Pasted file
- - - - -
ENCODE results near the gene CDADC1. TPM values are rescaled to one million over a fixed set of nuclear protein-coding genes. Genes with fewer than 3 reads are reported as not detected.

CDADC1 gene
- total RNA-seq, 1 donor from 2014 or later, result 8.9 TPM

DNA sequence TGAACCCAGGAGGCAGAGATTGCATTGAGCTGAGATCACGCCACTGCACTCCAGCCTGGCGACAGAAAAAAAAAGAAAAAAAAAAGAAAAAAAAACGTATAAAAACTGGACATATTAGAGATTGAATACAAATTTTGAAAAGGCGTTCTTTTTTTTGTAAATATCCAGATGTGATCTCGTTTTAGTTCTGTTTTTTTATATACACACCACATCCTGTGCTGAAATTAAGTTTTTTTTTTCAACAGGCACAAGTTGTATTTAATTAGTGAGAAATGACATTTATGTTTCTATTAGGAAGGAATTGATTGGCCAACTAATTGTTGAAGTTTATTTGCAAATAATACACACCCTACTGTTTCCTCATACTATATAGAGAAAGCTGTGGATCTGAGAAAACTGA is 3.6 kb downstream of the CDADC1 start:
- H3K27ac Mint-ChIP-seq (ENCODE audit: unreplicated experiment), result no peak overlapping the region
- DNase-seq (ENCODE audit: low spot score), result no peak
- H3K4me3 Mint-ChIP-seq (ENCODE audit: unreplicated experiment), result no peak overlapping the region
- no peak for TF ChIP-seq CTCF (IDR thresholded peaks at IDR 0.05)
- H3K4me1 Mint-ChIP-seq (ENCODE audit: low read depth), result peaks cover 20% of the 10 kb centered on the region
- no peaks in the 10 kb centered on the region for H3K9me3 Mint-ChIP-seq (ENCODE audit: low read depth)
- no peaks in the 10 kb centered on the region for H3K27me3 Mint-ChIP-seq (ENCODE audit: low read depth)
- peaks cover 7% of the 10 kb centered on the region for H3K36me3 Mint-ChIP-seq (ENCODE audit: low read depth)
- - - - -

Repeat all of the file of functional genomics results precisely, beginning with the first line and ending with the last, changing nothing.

ENCODE results near the gene CDADC1. TPM values are rescaled to one million over a fixed set of nuclear protein-coding genes. Genes with fewer than 3 reads are reported as not detected.

CDADC1 gene
- total RNA-seq, 1 donor from 2014 or later, result 8.9 TPM

DNA sequence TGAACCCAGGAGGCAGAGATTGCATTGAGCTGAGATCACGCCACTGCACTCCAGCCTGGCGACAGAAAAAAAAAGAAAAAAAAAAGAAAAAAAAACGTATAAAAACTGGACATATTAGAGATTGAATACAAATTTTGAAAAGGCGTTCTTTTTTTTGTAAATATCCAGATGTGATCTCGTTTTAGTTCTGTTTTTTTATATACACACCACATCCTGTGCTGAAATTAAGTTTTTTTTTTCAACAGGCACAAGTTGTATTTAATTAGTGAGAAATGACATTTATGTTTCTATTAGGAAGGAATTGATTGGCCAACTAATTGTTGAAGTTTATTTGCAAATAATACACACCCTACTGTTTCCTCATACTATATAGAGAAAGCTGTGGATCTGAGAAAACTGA is 3.6 kb downstream of the CDADC1 start:
- H3K27ac Mint-ChIP-seq (ENCODE audit: unreplicated experiment), result no peak overlapping the region
- DNase-seq (ENCODE audit: low spot score), result no peak
- H3K4me3 Mint-ChIP-seq (ENCODE audit: unreplicated experiment), result no peak overlapping the region
- no peak for TF ChIP-seq CTCF (IDR thresholded peaks at IDR 0.05)
- H3K4me1 Mint-ChIP-seq (ENCODE audit: low read depth), result peaks cover 20% of the 10 kb centered on the region
- no peaks in the 10 kb centered on the region for H3K9me3 Mint-ChIP-seq (ENCODE audit: low read depth)
- no peaks in the 10 kb centered on the region for H3K27me3 Mint-ChIP-seq (ENCODE audit: low read depth)
- peaks cover 7% of the 10 kb centered on the region for H3K36me3 Mint-ChIP-seq (ENCODE audit: low read depth)